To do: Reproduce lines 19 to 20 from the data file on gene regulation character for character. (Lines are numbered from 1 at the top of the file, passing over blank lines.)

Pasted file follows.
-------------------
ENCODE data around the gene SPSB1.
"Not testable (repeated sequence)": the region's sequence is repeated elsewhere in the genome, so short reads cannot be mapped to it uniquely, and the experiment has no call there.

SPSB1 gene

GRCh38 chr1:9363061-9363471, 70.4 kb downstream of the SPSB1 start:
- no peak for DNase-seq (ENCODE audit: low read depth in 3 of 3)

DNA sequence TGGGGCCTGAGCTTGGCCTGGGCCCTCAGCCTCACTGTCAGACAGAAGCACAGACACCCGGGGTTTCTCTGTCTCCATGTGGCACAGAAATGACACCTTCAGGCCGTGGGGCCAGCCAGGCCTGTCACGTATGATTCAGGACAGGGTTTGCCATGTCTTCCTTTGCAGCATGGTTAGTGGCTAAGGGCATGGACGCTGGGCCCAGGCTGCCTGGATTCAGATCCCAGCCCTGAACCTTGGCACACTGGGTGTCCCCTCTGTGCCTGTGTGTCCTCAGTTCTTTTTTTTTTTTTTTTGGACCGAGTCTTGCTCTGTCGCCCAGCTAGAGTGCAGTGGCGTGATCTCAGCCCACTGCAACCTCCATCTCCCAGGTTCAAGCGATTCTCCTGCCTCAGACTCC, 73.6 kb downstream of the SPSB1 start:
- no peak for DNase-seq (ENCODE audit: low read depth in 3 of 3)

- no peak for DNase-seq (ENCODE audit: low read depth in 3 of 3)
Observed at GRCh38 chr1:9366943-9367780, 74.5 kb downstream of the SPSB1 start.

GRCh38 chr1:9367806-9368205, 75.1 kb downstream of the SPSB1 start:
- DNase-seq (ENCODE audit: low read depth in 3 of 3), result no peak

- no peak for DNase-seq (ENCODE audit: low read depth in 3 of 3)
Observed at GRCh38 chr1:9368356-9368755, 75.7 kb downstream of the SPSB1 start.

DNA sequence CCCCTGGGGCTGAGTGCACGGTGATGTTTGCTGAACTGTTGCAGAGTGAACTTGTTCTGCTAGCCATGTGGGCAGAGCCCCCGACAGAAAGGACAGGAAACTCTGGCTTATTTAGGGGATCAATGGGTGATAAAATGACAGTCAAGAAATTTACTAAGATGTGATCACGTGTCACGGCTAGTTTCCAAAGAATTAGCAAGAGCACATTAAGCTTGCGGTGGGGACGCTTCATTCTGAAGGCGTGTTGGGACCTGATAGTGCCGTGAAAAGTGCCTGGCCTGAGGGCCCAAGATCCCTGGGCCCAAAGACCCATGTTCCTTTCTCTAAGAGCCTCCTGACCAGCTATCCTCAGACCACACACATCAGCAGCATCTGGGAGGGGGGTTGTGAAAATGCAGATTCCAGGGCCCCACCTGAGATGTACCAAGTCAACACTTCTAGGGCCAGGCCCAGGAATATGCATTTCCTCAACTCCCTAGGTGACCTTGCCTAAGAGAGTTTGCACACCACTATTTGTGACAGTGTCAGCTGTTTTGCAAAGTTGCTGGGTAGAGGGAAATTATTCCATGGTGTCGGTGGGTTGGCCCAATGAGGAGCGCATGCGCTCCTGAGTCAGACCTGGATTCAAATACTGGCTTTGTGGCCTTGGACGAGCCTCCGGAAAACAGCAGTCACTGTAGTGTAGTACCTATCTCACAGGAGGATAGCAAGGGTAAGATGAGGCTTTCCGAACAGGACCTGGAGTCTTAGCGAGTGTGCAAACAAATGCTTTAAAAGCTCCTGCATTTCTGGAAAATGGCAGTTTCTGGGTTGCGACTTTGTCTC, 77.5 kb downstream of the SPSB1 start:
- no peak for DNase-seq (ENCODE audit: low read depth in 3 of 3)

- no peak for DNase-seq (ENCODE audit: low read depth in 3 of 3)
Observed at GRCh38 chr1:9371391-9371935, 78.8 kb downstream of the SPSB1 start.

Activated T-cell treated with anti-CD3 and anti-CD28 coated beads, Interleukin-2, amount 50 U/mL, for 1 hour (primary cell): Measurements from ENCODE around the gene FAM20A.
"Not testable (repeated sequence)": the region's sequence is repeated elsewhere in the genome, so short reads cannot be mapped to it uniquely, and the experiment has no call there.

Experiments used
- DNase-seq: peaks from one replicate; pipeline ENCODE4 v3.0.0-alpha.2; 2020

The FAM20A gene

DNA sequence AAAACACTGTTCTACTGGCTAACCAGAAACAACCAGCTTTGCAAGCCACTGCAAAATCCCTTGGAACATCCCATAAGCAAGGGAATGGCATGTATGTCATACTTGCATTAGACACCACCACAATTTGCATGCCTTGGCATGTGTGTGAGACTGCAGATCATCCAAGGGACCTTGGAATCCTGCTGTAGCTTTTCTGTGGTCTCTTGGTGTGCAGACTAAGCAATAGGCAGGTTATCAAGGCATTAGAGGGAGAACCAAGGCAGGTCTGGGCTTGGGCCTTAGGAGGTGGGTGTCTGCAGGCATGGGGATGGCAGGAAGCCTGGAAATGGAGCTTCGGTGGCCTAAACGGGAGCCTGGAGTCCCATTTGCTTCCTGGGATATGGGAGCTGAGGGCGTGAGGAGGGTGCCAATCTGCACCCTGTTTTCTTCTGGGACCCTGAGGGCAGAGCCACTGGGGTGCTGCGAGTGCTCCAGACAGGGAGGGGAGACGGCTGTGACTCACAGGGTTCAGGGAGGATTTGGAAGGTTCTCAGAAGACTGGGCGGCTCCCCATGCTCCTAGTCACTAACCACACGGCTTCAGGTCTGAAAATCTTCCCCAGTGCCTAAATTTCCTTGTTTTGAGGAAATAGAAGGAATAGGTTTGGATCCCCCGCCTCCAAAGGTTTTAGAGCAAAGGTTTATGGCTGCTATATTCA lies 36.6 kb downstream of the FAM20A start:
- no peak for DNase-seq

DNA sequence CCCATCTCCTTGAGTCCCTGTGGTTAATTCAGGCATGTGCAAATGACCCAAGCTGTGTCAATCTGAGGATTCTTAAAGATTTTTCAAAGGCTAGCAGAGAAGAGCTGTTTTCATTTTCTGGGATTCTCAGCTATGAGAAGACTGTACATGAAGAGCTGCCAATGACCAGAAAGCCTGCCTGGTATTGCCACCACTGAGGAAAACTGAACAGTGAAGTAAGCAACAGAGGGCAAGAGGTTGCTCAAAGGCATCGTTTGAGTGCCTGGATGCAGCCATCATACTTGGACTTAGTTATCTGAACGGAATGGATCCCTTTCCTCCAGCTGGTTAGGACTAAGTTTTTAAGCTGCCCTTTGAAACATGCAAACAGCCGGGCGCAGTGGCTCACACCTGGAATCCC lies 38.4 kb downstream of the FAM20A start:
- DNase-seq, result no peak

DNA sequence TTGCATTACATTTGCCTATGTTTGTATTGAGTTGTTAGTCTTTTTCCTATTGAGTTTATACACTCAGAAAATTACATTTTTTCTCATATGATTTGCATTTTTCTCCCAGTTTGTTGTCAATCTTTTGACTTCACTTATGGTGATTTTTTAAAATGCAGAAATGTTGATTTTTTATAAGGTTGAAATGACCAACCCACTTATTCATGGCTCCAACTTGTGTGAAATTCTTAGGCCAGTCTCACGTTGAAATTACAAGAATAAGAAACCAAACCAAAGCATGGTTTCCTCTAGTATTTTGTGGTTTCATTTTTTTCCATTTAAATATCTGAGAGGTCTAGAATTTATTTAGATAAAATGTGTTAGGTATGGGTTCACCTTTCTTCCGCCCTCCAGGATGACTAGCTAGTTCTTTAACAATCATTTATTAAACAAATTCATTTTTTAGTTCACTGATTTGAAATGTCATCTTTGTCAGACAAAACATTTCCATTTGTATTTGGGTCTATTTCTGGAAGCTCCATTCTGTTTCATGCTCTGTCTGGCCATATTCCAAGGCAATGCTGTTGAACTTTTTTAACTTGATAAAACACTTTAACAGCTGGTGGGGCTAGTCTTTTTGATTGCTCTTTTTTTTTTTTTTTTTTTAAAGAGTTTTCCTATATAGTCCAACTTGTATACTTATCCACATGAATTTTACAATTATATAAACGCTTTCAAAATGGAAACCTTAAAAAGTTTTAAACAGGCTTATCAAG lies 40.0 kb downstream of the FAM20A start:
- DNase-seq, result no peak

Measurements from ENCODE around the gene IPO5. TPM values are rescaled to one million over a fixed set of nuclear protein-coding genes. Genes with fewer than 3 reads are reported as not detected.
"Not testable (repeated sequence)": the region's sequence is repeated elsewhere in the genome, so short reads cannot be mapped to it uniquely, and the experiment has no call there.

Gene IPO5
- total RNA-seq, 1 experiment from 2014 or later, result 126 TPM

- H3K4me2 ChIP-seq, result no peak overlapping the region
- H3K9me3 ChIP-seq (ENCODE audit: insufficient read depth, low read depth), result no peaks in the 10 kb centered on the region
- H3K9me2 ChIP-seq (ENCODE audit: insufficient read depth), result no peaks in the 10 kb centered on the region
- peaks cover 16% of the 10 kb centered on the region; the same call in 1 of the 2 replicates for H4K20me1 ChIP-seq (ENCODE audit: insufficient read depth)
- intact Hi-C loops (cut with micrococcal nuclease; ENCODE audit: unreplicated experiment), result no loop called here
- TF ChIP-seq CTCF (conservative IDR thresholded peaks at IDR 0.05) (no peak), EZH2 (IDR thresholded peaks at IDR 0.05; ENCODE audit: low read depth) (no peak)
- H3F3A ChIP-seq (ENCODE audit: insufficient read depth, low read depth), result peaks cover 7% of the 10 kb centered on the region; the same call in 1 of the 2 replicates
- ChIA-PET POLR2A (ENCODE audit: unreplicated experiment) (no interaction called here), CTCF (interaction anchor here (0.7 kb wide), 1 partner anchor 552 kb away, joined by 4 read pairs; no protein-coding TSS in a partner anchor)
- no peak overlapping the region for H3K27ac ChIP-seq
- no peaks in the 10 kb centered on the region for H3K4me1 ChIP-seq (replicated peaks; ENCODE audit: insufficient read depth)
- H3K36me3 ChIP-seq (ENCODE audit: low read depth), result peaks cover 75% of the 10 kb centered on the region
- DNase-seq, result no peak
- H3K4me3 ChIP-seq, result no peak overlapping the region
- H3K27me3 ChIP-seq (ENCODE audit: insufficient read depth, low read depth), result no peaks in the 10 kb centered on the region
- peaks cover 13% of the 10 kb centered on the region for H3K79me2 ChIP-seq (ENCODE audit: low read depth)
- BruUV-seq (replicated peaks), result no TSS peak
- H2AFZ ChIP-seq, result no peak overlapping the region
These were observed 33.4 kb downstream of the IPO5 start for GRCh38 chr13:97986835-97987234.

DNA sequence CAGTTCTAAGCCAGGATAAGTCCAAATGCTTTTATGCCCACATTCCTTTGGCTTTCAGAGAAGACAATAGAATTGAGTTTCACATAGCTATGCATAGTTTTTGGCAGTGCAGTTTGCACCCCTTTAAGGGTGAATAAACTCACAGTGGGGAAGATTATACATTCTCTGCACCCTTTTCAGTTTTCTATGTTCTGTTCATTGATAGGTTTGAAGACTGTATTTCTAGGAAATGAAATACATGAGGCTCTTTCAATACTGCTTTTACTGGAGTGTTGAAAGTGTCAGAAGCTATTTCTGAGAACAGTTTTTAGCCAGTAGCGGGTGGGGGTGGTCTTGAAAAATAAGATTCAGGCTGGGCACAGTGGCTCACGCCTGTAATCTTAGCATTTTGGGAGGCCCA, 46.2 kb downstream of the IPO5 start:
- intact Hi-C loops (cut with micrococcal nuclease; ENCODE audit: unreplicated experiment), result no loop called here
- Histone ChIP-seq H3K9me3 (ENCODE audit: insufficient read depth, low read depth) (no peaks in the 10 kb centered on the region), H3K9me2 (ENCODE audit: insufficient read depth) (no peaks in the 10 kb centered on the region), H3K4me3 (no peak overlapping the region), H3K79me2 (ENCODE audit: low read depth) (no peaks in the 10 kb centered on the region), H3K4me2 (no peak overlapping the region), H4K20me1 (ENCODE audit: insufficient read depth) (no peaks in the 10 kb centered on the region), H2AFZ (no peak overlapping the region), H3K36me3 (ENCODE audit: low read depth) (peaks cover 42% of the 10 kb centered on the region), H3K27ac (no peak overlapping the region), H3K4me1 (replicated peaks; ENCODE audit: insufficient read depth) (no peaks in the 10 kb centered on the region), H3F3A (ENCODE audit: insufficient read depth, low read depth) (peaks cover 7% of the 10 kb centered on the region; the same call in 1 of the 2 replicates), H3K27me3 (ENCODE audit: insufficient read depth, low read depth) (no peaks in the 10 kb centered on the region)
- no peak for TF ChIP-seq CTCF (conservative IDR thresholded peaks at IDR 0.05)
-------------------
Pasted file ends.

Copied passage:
"Not testable (repeated sequence)": the region's sequence is repeated elsewhere in the genome, so short reads cannot be mapped to it uniquely, and the experiment has no call there.

Experiments used